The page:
As mentioned above, Ruby has been around for a while, and so has the community that supports the language. The Ruby community has a reputation for being welcoming and supportive, which is one of the reasons why the language is often suggested for beginners.
If conferences or meetups are your thing (or if you’d like them to be!), Ruby has a plethora of in-person and more recently, remote events. Additionally, due to the age of the language and the size of the community, there are many opportunities to contribute to Open Source projects that use Ruby as their foundation and there are many learning resources available (like this one! :)) for when you want to better acquaint yourself with the language’s intricacies.
Ruby can be described as “Object Oriented and Dynamic language.”
What exactly does object oriented mean?
This means the language is centered around the concept of “objects.” Hence, in order to write useful applications in an OO language, the code will contain a group of objects. Each object will have its own set of attributes and methods, and these objects will send and react to messages from the other objects. .
In order to understand what is a “dynamic language'' let's get two definitions out of the way - compile time and run-time?
Compile-time is the time at which the source code is converted into an executable code.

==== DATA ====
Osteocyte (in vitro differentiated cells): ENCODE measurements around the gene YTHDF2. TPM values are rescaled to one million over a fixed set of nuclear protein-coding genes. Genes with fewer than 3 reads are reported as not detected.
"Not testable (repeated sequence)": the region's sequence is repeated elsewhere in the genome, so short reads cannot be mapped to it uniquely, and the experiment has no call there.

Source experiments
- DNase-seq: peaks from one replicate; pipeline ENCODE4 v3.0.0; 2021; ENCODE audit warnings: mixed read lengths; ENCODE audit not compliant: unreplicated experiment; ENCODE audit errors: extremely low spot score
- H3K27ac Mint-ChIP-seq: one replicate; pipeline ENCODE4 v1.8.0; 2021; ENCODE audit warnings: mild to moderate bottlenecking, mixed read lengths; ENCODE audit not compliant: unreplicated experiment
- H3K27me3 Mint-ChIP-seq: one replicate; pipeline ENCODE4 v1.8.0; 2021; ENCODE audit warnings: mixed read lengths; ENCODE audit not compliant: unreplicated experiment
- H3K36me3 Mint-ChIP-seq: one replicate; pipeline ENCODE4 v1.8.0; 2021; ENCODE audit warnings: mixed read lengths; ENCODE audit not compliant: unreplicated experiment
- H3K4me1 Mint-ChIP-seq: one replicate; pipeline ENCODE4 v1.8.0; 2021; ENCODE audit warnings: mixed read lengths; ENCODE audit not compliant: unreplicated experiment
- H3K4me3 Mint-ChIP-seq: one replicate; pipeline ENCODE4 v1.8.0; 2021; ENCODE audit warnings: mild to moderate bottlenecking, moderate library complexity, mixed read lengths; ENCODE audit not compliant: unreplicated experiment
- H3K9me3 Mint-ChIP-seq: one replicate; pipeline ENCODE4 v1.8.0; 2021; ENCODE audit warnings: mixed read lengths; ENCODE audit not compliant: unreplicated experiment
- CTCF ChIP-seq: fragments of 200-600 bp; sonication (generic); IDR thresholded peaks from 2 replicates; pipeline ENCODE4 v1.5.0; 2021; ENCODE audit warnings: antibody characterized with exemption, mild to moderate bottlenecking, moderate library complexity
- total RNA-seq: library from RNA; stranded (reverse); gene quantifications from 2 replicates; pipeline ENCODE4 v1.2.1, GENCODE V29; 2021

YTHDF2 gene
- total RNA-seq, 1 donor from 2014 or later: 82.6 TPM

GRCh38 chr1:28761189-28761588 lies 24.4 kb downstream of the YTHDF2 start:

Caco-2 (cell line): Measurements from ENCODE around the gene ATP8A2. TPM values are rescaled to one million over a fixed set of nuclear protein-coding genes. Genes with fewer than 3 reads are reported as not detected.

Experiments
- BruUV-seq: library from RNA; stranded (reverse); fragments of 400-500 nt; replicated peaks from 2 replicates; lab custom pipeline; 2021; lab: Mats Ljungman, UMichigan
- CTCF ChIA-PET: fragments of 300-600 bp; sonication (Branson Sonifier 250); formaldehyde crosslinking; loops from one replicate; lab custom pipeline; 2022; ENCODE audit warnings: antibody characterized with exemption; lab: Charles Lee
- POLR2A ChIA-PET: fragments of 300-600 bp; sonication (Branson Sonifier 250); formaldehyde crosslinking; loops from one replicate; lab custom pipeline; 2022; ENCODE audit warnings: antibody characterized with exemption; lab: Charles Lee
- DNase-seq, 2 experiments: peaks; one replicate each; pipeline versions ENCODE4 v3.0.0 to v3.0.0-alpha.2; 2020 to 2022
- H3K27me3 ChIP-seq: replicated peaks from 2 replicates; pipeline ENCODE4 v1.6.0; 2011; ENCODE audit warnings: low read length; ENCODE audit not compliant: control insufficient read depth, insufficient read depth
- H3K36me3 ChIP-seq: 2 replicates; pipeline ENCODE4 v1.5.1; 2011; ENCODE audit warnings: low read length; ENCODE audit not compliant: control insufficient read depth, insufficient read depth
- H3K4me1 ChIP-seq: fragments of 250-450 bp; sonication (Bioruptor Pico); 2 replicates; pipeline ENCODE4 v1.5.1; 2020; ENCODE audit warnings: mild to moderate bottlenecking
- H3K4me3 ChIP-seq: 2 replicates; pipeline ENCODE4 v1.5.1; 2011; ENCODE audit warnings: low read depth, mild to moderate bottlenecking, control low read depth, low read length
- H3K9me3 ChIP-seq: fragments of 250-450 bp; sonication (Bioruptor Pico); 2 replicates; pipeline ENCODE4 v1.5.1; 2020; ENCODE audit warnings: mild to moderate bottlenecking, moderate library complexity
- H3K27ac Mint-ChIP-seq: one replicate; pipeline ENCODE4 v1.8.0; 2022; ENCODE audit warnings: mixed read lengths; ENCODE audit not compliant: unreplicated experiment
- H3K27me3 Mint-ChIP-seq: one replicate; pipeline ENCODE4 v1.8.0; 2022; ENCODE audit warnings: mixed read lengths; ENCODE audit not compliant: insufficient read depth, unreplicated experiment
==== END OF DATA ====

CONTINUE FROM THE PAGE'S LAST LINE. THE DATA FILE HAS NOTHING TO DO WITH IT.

Run time is the time at which the executable code has started running.
Knowing the above, what does this have to do with a dynamic language?
Well, a dynamic language gives us the ability to carry out certain actions at runtime that other languages cannot, such as assigning and reassigning objects without running into compiler-related issues.
In addition, if any errors occur during compile-time, the process will not be halted by those errors and will continue to move forward. For example: If we were to call a method on an object that does not exist, the compiler will not produce a warning or an error. Only once the code is executed will we see a NoMethodError.
Okay, so we’ve discussed what an object-oriented and dynamic language means – is there anything else that sets Ruby aside that I should be aware of?
When it comes to memory allocation and deallocation, Ruby is one of those languages that handles it for you. Memory allocation and deallocation is baked into the language so that, for the most part, you don’t have to think about how to allocate and deallocate memory on a day-to-day basis–this is handled by Ruby garbage collection.
There are entire books written and countless talks given on Ruby’s garbage collection mechanism, but a concise explanation for just what Ruby garbage collection is, is that it’s a mechanism within Ruby that handles memory usage–both allocation and deallocation. Ruby provides an interface for its garbage collection so that, in the event that you need to adjust memory usage (or if you’re just curious like us!), then you can see just what’s going on under the hood.
And that’s it folks…
We hope that this post piqued your interest, as we’ll be diving deeper into some of these concepts in upcoming posts. Thank you for reading!